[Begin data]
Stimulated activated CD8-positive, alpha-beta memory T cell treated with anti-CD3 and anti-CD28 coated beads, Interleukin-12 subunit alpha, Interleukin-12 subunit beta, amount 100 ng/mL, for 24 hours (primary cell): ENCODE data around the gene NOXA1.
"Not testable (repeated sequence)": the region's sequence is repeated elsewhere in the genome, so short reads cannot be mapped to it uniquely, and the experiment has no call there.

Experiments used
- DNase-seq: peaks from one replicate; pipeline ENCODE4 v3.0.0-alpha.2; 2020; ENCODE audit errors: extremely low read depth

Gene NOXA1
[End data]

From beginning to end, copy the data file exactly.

Stimulated activated CD8-positive, alpha-beta memory T cell treated with anti-CD3 and anti-CD28 coated beads, Interleukin-12 subunit alpha, Interleukin-12 subunit beta, amount 100 ng/mL, for 24 hours (primary cell): ENCODE data around the gene NOXA1.
"Not testable (repeated sequence)": the region's sequence is repeated elsewhere in the genome, so short reads cannot be mapped to it uniquely, and the experiment has no call there.

Experiments used
- DNase-seq: peaks from one replicate; pipeline ENCODE4 v3.0.0-alpha.2; 2020; ENCODE audit errors: extremely low read depth

Gene NOXA1